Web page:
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webby1289

The realities of hand cutting

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I'm a self employed cutter working in the midlands, been going a year now. I mostly do work felling on country estates. Lots of day rate stuff, fair to say it's pretty cushy as far as forestry goes. I get a pretty good range of stuff, single tree felling, clearfells, thinning, machine work etc & I'm happy with who I'm working for/with at the moment. 
 
My question is, would it be daft to move somewhere like Wales/Scotland and work as a cutter there? I've been told by the folks I'm working for at the moment that it's mostly piece rate work with naff pay and very hard graft at that, as the cutters essentially do what the machines can't (gnarly trees, steep banks, oversize and small thinnings etc).
 
I know my current boss is interested in keeping me about so I'm just looking for other people's opinions to help me make a good decision. I'm not worried about hard work or mediocre pay, if these things bothered me massively I wouldn't have got started in forestry at all  cheers all
Do you have any ties?
Sounds to me like you have an itch that needs scratching, and you are a bit bored with your current job.
If you have no ties, then go for it. Go and scare yourself with big ugly trees on steep ground, with all the native fauna determined to drain every drop of your blood.
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20 hours ago, slack ma girdle said:

Do you have any ties?
Sounds to me like you have an itch that needs scratching, and you are a bit bored with your current job.
If you have no ties, then go for it. Go and scare yourself with big ugly trees on steep ground, with all the native fauna determined to drain every drop of your blood.

 

Maybe I do just need a change. Endless hedgerow ash get a bit dull after a few minutes 😁 I don't have any ties, it can't hurt to give it a try I suppose 👍 cheers

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1 hour ago, webby1289 said:

 

Maybe I do just need a change. Endless hedgerow ash get a bit dull after a few minutes 😁 I don't have any ties, it can't hurt to give it a try I suppose 👍 cheers

OK , fair play . Once you get on the steep banks in the pissing rain or the heat with all the flying insects , hidden root bowls , stumps , bramble , etc etc  you will have found the answer to your question ( The realities of hand cutting ) Don't forget your little army spade and bog roll . I wish you luck matey , sincerely I do . 

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OK , fair play . Once you get on the steep banks in the pissing rain or the heat with all the flying insects , hidden root bowls , stumps , bramble , etc etc  you will have found the answer to your question ( The realities of hand cutting ) Don't forget your little army spade and bog roll . I wish you luck matey , sincerely I do . 

This is reality. How’s you mr stubs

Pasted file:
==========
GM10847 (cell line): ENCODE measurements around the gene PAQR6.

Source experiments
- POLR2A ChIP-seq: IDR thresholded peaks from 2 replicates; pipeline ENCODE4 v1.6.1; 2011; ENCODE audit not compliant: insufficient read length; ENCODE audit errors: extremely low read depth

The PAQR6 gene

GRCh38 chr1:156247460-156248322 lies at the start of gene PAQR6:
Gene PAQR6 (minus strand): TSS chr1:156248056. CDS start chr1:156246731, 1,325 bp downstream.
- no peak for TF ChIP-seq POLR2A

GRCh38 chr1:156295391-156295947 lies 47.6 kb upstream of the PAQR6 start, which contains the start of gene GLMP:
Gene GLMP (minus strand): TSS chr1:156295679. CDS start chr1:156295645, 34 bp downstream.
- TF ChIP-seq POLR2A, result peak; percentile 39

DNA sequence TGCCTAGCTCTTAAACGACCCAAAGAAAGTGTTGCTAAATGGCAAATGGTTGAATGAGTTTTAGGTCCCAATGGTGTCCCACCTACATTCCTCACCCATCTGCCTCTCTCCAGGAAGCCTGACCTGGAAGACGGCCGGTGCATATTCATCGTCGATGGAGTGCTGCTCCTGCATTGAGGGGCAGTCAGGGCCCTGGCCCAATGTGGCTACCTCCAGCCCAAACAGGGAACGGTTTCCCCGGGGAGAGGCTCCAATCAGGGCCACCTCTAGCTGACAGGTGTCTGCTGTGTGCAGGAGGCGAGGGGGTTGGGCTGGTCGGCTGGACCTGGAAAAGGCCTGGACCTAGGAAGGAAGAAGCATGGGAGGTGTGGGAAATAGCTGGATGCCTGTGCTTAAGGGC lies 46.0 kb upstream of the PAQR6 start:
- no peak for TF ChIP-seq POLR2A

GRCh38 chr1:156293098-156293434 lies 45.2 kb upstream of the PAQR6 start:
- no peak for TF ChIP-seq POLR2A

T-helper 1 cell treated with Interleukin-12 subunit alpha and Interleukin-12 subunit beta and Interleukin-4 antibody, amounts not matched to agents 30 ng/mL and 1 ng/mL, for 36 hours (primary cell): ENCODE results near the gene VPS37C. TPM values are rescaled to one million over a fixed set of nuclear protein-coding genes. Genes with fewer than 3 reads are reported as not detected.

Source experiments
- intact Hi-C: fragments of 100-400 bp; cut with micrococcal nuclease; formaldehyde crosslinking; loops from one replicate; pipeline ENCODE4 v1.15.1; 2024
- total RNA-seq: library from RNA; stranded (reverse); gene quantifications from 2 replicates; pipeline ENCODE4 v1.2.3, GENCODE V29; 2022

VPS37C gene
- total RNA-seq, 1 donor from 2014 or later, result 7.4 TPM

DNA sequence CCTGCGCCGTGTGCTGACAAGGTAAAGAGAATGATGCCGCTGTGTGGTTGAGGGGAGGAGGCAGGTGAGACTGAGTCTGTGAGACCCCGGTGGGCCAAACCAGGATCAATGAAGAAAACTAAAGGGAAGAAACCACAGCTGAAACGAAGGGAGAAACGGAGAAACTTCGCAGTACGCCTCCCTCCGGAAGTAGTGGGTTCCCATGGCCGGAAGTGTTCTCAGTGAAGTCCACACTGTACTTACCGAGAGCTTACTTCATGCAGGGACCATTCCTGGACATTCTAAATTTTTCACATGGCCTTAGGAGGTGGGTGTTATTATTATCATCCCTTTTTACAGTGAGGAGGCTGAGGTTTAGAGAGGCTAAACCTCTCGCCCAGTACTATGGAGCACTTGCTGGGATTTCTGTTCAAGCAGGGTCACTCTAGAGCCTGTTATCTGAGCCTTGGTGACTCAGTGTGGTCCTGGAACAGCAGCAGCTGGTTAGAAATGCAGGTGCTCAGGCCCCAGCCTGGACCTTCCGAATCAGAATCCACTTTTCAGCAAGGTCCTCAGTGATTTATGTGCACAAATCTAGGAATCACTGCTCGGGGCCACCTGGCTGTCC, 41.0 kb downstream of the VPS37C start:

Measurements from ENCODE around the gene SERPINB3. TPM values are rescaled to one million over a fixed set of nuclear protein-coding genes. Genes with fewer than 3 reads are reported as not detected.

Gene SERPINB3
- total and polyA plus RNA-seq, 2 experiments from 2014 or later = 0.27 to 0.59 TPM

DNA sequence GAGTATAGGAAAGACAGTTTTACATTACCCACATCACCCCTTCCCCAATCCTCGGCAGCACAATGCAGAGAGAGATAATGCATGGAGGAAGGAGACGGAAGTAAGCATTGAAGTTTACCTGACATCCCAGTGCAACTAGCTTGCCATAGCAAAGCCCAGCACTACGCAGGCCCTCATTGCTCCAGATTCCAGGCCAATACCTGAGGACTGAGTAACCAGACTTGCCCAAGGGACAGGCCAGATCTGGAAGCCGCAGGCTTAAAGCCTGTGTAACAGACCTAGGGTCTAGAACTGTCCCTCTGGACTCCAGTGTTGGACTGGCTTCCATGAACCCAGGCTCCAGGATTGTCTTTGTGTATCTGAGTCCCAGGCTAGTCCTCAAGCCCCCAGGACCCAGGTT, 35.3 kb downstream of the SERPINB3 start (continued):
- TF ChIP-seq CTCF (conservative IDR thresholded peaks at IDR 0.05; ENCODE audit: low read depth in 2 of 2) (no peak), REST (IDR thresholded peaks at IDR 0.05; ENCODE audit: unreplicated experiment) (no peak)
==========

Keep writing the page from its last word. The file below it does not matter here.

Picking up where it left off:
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Just now, Alex O said:


This is reality. How’s you mr stubs emoji6.png

I'm still breathing Alex , thank you for asking bud . And yourself ?

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I'm still breathing Alex , thank you for asking bud . And yourself ?

Hahahaha good to hear your still breathing, it always handy. Yeah I’m good thanks mate, next week is my last week of work in this country then we’re off to start over in Aus at the beginning of October, so can’t wait
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32 minutes ago, Alex O said:


Hahahaha good to hear your still breathing, it always handyemoji6.png. Yeah I’m good thanks mate, next week is my last week of work in this country then we’re off to start over in Aus at the beginning of October, so can’t wait emoji41.png

Oh . I wish you all you wish for yourself Alex . My brother went to Aus about 25 yeas ago . He is still there . After being in charge of a big chunk of the university of Western Australia in Perth , he has now retired and bought a restaurant . He is now working harder than ever !    

Edited by Stubby
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Going back to OP question, work on having a backup plan for the future regardless of where you go. You are unlikely to want to hand cut much beyond your forties (IMO anyway), it is fairly knackering and as much as i enjoy it at 50 now, i know I have to do something else fairly soon - which is covered, I hope

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As others have said I’d take the work you have over any steep ground felling any day.  By all means go for a few days and try it if you want but it’s nowt but harder work than it should be (and it can be hard work on flat ground!) and if your moneys ok where you are and less strain on the body and kit you’ll be thankful when your older.

For some strange reason us forestry types have an almost perverse want to take on shitty work on shitty ground to prove to themselves that we can make it!

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